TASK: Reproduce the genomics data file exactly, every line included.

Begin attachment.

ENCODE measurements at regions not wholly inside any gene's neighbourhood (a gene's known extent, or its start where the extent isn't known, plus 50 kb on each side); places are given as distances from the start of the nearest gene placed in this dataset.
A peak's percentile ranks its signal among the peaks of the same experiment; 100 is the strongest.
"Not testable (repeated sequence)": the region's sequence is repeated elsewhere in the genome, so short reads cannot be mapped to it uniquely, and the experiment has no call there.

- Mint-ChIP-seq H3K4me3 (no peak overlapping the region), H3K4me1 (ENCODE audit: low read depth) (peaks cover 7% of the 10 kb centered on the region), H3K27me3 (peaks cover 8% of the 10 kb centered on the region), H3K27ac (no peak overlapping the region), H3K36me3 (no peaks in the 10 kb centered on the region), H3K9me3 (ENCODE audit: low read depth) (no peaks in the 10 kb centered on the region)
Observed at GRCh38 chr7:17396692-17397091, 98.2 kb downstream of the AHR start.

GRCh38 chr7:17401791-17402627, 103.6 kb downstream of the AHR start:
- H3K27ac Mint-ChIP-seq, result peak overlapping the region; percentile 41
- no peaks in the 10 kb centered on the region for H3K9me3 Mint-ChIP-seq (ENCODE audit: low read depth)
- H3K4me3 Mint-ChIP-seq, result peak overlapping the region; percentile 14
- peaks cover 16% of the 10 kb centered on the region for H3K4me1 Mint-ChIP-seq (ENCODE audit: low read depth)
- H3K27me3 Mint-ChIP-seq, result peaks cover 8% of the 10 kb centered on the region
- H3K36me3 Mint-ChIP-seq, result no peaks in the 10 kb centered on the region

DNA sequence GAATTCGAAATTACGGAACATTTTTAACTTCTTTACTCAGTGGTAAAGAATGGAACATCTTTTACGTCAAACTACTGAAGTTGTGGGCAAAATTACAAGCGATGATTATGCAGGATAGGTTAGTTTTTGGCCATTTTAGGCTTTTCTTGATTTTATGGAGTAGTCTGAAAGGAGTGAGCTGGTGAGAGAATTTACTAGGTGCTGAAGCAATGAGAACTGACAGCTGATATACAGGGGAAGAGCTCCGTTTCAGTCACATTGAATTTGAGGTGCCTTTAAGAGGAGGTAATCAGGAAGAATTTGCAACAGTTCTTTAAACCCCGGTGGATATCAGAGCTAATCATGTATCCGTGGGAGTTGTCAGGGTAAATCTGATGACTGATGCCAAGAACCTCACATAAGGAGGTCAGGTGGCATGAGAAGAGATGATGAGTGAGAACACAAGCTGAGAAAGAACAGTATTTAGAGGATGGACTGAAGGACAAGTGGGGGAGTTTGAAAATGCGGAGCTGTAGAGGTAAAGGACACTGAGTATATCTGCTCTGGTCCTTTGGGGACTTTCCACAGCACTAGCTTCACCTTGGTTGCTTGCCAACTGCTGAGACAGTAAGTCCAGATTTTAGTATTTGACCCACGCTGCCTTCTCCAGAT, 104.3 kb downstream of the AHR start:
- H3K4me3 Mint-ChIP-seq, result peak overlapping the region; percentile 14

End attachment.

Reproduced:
ENCODE measurements at regions not wholly inside any gene's neighbourhood (a gene's known extent, or its start where the extent isn't known, plus 50 kb on each side); places are given as distances from the start of the nearest gene placed in this dataset.
A peak's percentile ranks its signal among the peaks of the same experiment; 100 is the strongest.
"Not testable (repeated sequence)": the region's sequence is repeated elsewhere in the genome, so short reads cannot be mapped to it uniquely, and the experiment has no call there.

- Mint-ChIP-seq H3K4me3 (no peak overlapping the region), H3K4me1 (ENCODE audit: low read depth) (peaks cover 7% of the 10 kb centered on the region), H3K27me3 (peaks cover 8% of the 10 kb centered on the region), H3K27ac (no peak overlapping the region), H3K36me3 (no peaks in the 10 kb centered on the region), H3K9me3 (ENCODE audit: low read depth) (no peaks in the 10 kb centered on the region)
Observed at GRCh38 chr7:17396692-17397091, 98.2 kb downstream of the AHR start.

GRCh38 chr7:17401791-17402627, 103.6 kb downstream of the AHR start:
- H3K27ac Mint-ChIP-seq, result peak overlapping the region; percentile 41
- no peaks in the 10 kb centered on the region for H3K9me3 Mint-ChIP-seq (ENCODE audit: low read depth)
- H3K4me3 Mint-ChIP-seq, result peak overlapping the region; percentile 14
- peaks cover 16% of the 10 kb centered on the region for H3K4me1 Mint-ChIP-seq (ENCODE audit: low read depth)
- H3K27me3 Mint-ChIP-seq, result peaks cover 8% of the 10 kb centered on the region
- H3K36me3 Mint-ChIP-seq, result no peaks in the 10 kb centered on the region

DNA sequence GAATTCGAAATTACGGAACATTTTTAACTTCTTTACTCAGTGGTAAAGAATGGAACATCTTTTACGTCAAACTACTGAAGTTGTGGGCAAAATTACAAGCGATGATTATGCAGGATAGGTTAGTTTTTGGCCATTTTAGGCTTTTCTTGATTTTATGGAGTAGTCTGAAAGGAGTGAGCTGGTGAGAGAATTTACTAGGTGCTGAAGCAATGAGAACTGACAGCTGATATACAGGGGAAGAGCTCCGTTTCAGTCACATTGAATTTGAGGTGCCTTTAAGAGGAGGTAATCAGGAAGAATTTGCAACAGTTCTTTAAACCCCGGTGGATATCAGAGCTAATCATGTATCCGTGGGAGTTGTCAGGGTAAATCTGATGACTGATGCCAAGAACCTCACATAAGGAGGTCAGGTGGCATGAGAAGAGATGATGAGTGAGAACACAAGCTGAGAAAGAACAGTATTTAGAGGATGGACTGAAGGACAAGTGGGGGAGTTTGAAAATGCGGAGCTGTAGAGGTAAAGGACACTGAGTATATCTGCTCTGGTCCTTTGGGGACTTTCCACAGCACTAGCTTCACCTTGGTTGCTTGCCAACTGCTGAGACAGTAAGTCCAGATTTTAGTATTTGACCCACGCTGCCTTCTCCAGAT, 104.3 kb downstream of the AHR start:
- H3K4me3 Mint-ChIP-seq, result peak overlapping the region; percentile 14